But many in the existing SNC, which has been criticised as being made up of exiles who have little connection to the fighting in Syria, have resisted the international initiative.

SNC leaders said they are concerned that the new plan would have no better luck garnering international backing, including funding and material support to fighters on the ground.

The SNC's new leadership drew criticism for its failure for not only to include women, but other minority groups.

"We have a right to come and participate," said Hanan Alballthe, one of the four women who will be added.

About 400 SNC members voted from 29 lists of groups opposed Mr Al Assad ranging from liberals to the Muslim Brotherhood, as well as ethnic minorities and tribes. Islamists, including at least five Muslim Brotherhood members, account for about a third of the new secretariat, with the Kurdish and Assyrian minorities also represented.

Mr Seif faced a grilling late yesterday, when he pitched his plan to the SNC.

"Riad Seif, when asked, said clearly that he didn't receive any guarantees from the international community about support," said Georges Chachan, a member of the Assyrian Democratic Organisation within the SNC. "It's not a genuine proposal."

One western diplomat in Doha, who declined to be identified, said that no such pledges had been made to the new initiative for the moment.

Broadly sceptical of the new US-backed plan, the SNC approved a resolution yesterday that members said was an alternative way forward to the SNI.

The SNC now plans to hold a congress in the liberated areas of Syria to form a transitional governmental body, countering criticisms that they have been detached from the uprising in Syria.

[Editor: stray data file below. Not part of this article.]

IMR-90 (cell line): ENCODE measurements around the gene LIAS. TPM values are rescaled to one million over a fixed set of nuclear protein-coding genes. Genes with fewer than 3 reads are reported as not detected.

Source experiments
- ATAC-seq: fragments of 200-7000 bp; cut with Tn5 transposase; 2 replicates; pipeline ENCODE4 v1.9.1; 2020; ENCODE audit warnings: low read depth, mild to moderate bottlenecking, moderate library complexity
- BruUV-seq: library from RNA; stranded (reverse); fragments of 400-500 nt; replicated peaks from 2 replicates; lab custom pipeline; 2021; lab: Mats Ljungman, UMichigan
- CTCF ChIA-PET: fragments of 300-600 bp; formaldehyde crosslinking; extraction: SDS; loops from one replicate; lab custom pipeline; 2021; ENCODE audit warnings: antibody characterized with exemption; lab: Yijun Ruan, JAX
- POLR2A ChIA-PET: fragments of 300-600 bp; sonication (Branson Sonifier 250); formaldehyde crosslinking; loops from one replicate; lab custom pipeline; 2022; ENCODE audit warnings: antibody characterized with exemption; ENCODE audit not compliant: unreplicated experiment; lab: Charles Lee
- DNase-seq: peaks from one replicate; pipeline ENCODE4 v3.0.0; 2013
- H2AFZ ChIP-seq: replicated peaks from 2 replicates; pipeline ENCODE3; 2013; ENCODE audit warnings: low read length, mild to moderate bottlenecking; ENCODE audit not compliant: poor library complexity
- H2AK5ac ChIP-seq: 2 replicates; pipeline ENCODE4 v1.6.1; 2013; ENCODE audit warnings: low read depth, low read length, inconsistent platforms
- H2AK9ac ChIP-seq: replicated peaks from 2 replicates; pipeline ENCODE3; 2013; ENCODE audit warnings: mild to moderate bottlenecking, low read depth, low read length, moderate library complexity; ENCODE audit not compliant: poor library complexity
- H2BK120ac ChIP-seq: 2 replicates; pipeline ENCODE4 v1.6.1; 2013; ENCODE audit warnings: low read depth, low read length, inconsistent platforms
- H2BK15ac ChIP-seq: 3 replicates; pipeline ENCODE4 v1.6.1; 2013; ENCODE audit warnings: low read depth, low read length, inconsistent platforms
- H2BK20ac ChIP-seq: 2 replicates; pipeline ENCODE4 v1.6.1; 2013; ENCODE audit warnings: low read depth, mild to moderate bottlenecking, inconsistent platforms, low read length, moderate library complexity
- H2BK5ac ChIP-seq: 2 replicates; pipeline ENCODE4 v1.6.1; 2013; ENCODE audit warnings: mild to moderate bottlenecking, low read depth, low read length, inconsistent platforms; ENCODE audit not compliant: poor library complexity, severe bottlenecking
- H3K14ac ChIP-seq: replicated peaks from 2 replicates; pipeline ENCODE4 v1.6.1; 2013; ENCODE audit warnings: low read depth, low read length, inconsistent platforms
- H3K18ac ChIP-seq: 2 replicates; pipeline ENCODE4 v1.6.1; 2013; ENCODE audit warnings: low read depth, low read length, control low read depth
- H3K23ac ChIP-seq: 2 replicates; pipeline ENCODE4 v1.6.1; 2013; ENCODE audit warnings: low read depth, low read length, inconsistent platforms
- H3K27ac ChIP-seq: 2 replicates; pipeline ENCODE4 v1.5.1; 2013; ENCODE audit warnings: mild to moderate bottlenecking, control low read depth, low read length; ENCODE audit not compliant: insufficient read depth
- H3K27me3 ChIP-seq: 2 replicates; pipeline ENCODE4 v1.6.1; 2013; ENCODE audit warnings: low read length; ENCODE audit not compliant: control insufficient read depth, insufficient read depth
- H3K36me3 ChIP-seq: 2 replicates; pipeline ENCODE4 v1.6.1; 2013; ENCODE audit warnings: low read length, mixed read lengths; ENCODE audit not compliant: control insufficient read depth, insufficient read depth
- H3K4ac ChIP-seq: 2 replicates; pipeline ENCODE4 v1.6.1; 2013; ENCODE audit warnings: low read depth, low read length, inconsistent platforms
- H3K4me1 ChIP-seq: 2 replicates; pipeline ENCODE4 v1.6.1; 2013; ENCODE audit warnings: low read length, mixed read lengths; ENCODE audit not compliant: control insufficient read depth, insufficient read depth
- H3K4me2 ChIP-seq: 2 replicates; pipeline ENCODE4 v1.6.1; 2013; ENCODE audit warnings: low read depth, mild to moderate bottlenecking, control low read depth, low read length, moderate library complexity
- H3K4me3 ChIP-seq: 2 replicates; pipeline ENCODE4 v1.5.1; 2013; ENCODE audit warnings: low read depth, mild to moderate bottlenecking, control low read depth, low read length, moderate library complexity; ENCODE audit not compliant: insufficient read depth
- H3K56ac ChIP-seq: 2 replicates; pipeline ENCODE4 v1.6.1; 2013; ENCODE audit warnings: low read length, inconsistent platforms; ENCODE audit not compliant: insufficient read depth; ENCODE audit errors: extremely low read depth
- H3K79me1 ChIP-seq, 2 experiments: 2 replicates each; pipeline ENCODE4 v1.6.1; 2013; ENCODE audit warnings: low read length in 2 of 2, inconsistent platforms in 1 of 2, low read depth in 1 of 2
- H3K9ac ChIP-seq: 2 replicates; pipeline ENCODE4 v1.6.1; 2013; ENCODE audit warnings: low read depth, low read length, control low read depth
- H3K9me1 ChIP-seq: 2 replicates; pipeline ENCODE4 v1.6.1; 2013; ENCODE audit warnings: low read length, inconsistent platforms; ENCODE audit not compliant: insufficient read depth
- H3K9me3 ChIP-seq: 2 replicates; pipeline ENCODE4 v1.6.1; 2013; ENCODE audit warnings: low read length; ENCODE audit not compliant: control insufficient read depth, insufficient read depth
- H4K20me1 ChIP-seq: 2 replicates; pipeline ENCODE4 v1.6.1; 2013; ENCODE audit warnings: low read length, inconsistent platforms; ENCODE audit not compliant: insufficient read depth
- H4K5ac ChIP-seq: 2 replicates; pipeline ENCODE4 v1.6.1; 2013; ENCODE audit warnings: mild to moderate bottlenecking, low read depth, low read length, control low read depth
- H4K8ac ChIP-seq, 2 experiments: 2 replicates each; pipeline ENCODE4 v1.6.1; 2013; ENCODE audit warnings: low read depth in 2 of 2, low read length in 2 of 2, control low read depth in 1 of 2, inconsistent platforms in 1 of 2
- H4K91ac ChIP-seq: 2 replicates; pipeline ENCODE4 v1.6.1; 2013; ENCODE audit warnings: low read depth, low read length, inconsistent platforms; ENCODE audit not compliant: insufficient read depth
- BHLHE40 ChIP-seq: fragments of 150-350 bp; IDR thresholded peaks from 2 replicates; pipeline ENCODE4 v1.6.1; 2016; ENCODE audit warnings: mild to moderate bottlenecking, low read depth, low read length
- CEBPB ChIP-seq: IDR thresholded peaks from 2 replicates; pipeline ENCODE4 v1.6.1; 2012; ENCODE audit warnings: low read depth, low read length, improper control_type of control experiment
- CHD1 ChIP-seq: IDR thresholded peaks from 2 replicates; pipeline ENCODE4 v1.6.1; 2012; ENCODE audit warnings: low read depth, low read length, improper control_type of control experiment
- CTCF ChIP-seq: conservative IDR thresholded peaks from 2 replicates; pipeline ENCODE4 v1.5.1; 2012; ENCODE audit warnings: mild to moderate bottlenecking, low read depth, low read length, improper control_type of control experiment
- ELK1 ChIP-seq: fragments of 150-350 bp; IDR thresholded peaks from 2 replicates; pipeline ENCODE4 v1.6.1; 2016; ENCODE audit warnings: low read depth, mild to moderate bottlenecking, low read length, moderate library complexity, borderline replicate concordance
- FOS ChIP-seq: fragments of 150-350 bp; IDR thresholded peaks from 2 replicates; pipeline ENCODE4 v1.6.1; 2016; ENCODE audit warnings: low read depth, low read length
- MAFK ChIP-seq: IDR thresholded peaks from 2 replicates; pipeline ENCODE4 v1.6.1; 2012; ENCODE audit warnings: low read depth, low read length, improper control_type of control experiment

"We will hold a general assembly, within Syria if possible, that would include representatives, including from the SNC, the Free Syria Army, the Local Coordination Councils, and independent activist groups." said Radwan Ziadeh, an SNC member.

In addition to logistical concerns, opinion within the SNC on the new proposal seemed to break down amid squabbles over leadership and concerns over who would and would not be included in the SNI.

Yesterday morning, Mr Seif was awake early, making rounds in the hotel lobby trying to convince SNC members to join the SNI.

"Let's see what happens," he said. He promised to stay in Doha until an agreement would be reached.

Diplomats attending the meetings in Doha now say that they are hopeful but concerned about the ability to reach agreement, raising questions about what would happen if the SNC failed to join the new grouping. Parallel opposition groups could further stymie international efforts to unify support to the opposition.

Yesterday, Britain's The Telegraph reported on Wednesday that several Syria-based opposition groups that had been included in the US-initiative have since withdrawn their support for the coalition.

 

edickinson@thenational.ae

With additional reporting by Associated Press and Agence France-Presse